5 Summer Gardening Tips: How to Protect Plants from Extreme Heat

Father and son in the backyard gardening

If you live anywhere in the United States, at least a few weeks of summer heat and hot weather are almost inevitable. When we get hit with an extreme heat wave, plants can really bear the brunt of the high temperatures, especially if they’re sensitive. 

If you’re hoping to protect your garden from the summer sun, here are a few tips to help you avoid damage to your flowers and outdoor plants and protect them from the worst of the heat. 

What is the ideal temperature for plants?

If you’re trying to figure out the optimal temperatures for your plants, it’s all about knowing your growing zone. The USDA breaks the continental United States down into plant hardiness zones 2-10. Zone 2 is found in the northernmost, coolest area of the U.S., while zone 10 is in the southernmost regions like Florida, New Mexico, Texas, and California.  

Knowing your agricultural zone will help you select plants that are hardy enough to withstand most normal temperature ranges for your area. Most plants in the United States thrive in temperatures between 59 and 86° F. However, during times of extreme heat (or cold), you may need to take additional steps to protect the plants in your garden bed. 

Other considerations include the type of soil, precipitation, and biological threats like fungal diseases and pests. One of the easiest ways to avoid damage to your plants is to select plants native to your region. These tolerant plants are often friendly to local pollinators and can thrive in your particular climate region. 

Signs of Damaged Plants from Heat

Person holding the leaf of a wilting garden plant

Even if you select native and local plants that thrive in your hardiness zone, you may still get a sudden heat wave in those dog days of summer. There’s nothing quite as unpredictable as the weather, but if you have extreme heat in the forecast, there are a few ways to check your plants for damage so you can intervene.

Signs of extreme garden heat distress in plants include:

  • Wilting
  • Leaf cupping or rolling
  • Dropped buds and flowers or lack of new growth
  • Dry edges and sunburn

Look at the leaves to get the first signs of heat damage. If you notice any of the signs, there are several steps you can take to protect plants during a heat wave and extreme temperatures. Here’s how to protect plants from the sun.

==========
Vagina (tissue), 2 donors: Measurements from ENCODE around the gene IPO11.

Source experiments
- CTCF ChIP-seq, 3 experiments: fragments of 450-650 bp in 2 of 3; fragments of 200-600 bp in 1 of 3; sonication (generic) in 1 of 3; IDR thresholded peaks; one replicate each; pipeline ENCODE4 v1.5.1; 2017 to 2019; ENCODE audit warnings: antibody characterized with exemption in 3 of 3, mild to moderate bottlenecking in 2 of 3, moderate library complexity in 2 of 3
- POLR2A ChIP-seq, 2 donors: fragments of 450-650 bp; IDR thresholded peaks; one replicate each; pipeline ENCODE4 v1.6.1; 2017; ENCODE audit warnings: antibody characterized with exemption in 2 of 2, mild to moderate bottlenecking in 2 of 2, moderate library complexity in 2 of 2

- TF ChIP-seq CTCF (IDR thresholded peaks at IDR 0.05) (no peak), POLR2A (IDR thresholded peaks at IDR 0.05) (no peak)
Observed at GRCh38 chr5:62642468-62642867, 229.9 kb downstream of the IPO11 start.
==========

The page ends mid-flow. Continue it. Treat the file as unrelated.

Move Pots Planters to Shade

Woman repotting and moving some of her plants to pots

It may seem like the most obvious answer, but if your container plants are suffering from sun damage and extreme temperatures, the wisest step is to move them into a shady spot away from full sun exposure. Now, in general, it’s not a good idea to transplant stressed plants by digging them up with a shovel and moving them to another spot in the yard. But if you have pots and planters that are easily moveable, the best thing to do is to take them to another location out of direct sunlight. 

Often, the north side of your home will get the least amount of sun. The east side will get a lot of light in the morning, and the west side will get more of the afternoon rays. South-facing gardens get the most sun, especially in the middle of the day. However, if you have trees, neighbors, or other structures on your property, other spots may get shade even during the sunny afternoon.

If pots and container gardens look droopy and show signs of heat stress and sun damage, relocate the pots and planters somewhere else in your yard to get some temporary shade. Put them under the protective eaves of a porch, patio, or overhang and give them a nice long drink. It may be enough TLC to revive them quickly.

Add Mulch Around Plant Roots

Close-up of a caged tomato plant with mulch on top of the soil

Garden plants can dry out during extreme heat, and the roots become damaged. The best way to protect plants from high temperatures is to add a nice layer of mulch around their vulnerable stems at the base of the plant. Mulch helps keep the moisture in the soil. You'll need to water plants less often—even when it's very hot and dry.

Which mulch should you choose? While you may assume it's a matter of aesthetics, the mulch's color actually matters in keeping your plants cool. Lighter mulches will keep the soil surface (and the underlying plants and roots) cool. 

You can buy bags of bark mulch or use dried grass clippings after mowing the lawn. Lighter-colored straw mulch is also a good choice to help protect plants under hot conditions. While straw or grass mulch might not be as eye-catching as bark mulches, they can still get the job done during extra warm periods. 

Use a hand rake to keep soil around your plants loose, too. Hard, compact soil won’t absorb rain and water as well as looser, tilled soil can. If you want the water to reach the roots of your plants, take steps to create better soil health to support plant growth.